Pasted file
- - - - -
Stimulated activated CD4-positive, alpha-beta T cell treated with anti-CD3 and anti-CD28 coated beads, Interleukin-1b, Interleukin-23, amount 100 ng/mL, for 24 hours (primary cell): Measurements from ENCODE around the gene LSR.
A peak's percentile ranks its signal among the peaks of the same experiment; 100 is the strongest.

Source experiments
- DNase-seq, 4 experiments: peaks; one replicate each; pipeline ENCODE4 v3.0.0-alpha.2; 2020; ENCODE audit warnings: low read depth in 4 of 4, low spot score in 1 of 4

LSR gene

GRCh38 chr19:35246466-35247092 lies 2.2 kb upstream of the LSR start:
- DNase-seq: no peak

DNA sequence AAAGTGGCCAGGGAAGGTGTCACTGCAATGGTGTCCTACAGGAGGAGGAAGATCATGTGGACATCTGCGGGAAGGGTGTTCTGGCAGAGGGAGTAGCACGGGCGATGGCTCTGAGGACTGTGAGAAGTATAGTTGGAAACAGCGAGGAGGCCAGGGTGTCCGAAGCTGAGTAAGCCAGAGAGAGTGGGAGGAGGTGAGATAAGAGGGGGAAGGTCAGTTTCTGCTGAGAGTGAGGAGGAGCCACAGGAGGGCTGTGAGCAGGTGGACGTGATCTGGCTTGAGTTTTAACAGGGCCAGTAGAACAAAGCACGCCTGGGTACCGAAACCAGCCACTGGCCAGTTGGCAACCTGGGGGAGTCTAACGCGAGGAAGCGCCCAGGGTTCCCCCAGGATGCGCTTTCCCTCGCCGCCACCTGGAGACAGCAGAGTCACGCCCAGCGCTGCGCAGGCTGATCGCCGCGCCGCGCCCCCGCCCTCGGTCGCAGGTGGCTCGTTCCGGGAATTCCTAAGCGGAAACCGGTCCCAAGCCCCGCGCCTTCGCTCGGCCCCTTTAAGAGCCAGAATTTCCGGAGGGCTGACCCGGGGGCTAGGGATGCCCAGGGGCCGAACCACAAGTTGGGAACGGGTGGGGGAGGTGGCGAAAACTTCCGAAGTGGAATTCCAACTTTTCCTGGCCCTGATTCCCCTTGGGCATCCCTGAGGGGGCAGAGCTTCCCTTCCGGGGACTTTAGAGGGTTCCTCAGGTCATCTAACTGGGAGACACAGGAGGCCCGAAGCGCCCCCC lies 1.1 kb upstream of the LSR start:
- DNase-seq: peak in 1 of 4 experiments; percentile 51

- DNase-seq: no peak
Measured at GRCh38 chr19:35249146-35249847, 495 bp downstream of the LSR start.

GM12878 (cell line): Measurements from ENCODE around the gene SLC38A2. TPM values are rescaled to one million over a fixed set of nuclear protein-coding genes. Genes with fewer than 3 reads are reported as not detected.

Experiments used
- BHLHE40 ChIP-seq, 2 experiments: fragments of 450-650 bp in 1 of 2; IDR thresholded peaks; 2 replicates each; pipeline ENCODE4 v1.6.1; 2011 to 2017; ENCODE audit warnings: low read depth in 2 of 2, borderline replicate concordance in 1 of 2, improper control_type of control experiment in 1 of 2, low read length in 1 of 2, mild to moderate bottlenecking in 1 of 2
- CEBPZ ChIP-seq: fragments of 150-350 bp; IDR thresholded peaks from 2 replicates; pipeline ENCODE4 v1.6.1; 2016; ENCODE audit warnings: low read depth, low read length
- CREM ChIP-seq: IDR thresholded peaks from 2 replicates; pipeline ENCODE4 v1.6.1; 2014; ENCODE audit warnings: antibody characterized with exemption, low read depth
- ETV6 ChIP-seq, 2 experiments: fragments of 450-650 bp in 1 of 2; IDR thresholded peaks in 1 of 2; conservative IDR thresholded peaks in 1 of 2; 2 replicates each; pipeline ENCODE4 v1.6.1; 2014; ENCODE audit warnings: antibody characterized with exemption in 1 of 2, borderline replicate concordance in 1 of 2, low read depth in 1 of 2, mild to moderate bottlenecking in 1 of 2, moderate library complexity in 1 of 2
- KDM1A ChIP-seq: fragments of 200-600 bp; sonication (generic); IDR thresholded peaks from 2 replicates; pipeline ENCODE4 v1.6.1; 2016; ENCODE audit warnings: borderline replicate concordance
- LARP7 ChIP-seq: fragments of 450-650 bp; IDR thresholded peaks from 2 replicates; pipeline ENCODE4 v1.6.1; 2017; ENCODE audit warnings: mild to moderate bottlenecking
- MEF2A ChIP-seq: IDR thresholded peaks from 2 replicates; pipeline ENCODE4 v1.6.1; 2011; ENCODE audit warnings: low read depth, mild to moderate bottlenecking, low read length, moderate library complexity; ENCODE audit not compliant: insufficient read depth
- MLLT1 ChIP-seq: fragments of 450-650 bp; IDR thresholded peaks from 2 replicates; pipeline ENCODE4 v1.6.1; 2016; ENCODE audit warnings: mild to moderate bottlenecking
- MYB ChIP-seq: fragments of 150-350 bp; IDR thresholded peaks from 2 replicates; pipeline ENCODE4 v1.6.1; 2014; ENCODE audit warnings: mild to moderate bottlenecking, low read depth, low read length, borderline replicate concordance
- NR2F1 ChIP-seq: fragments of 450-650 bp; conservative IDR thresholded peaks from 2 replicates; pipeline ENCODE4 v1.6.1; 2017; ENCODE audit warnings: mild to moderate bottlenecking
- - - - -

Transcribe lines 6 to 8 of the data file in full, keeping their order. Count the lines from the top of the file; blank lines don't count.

GRCh38 chr19:35246466-35247092 lies 2.2 kb upstream of the LSR start:
- DNase-seq: no peak

DNA sequence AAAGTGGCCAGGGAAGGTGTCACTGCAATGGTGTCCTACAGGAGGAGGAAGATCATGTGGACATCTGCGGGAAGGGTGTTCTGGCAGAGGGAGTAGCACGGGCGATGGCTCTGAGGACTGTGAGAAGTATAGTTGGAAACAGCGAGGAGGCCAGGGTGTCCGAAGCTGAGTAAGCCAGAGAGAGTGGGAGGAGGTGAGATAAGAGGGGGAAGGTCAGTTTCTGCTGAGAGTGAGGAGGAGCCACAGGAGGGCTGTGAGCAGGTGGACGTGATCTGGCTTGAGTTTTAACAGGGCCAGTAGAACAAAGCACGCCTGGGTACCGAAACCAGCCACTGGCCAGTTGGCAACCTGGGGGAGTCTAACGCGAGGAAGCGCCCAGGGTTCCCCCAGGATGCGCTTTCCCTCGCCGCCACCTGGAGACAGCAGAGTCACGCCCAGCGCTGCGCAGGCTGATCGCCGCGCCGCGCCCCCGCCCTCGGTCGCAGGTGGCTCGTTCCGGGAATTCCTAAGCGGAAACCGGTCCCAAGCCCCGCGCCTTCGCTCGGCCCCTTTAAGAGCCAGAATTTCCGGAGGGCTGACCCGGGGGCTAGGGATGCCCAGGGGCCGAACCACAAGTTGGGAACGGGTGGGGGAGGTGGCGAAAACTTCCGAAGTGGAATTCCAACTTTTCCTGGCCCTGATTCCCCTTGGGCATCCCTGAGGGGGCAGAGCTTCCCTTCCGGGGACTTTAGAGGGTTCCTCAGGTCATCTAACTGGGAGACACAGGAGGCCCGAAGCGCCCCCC lies 1.1 kb upstream of the LSR start: